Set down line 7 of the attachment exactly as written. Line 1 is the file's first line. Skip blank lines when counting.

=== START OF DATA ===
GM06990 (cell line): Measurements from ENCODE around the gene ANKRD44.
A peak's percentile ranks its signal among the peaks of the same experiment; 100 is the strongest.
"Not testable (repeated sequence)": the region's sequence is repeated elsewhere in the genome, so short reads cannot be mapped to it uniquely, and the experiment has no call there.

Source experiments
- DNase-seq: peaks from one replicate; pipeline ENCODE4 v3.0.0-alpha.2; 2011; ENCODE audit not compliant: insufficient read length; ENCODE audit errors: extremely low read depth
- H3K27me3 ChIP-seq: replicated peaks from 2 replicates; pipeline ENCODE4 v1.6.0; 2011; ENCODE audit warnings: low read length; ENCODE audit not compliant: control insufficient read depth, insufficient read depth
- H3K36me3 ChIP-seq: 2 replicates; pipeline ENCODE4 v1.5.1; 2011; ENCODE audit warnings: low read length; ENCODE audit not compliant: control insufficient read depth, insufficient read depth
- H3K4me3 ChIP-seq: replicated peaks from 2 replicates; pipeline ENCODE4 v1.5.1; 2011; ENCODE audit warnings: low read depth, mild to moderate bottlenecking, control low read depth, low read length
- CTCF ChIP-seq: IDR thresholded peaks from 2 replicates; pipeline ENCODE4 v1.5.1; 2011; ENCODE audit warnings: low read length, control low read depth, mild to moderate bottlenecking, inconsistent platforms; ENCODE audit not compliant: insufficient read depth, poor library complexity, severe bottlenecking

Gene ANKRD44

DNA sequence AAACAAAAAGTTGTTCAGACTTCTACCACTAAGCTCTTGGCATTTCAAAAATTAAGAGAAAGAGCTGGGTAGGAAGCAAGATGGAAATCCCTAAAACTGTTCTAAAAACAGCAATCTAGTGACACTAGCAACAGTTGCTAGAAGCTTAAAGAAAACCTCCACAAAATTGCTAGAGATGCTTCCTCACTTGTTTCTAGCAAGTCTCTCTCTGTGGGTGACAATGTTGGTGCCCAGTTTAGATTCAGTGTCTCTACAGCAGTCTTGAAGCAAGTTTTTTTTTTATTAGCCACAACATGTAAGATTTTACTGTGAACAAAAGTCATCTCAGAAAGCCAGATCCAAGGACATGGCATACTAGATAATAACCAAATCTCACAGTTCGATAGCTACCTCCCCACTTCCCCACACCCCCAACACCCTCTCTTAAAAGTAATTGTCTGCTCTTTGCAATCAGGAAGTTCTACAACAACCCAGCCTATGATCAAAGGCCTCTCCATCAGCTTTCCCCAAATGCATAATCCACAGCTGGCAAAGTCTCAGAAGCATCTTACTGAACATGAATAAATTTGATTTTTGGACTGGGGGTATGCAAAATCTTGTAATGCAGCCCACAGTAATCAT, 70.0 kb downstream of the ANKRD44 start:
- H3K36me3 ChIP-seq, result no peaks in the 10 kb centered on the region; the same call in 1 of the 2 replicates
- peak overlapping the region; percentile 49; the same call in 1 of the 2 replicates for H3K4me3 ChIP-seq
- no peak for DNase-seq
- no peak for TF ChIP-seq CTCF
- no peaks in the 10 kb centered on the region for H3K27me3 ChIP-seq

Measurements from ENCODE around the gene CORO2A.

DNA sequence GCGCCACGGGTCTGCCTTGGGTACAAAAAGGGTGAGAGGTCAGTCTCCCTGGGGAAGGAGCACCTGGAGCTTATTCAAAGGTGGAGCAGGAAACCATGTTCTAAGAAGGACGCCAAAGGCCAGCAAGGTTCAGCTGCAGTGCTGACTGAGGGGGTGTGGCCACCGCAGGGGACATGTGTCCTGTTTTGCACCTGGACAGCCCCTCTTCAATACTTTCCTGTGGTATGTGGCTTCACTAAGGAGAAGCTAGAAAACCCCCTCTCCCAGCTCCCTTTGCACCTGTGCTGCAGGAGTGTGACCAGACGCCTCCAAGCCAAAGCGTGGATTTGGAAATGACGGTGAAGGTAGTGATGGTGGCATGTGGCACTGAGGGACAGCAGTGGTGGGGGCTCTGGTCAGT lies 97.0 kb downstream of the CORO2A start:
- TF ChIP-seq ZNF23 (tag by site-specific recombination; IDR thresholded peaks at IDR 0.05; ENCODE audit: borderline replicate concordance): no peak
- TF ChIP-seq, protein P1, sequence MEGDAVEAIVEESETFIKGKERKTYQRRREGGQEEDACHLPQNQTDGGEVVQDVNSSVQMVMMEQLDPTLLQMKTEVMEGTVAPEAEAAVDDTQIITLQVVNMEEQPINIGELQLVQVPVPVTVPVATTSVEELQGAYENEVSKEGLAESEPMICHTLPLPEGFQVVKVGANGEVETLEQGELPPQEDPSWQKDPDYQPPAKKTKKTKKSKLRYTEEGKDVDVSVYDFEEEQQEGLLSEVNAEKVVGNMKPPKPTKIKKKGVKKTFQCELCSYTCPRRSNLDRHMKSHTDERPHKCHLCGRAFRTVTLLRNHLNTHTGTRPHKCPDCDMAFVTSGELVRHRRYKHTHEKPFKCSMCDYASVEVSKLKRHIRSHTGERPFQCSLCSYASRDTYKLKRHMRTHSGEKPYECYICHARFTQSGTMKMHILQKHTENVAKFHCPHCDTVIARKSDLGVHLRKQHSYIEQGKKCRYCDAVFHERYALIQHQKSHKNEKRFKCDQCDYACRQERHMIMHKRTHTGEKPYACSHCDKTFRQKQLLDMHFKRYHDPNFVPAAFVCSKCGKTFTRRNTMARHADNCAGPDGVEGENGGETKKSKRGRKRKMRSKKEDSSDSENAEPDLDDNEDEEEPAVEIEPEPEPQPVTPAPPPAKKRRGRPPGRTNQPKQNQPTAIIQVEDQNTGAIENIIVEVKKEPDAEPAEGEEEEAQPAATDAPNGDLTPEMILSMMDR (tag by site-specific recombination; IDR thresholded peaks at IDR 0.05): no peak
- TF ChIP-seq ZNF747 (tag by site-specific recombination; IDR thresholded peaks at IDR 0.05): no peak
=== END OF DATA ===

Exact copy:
- H3K36me3 ChIP-seq: 2 replicates; pipeline ENCODE4 v1.5.1; 2011; ENCODE audit warnings: low read length; ENCODE audit not compliant: control insufficient read depth, insufficient read depth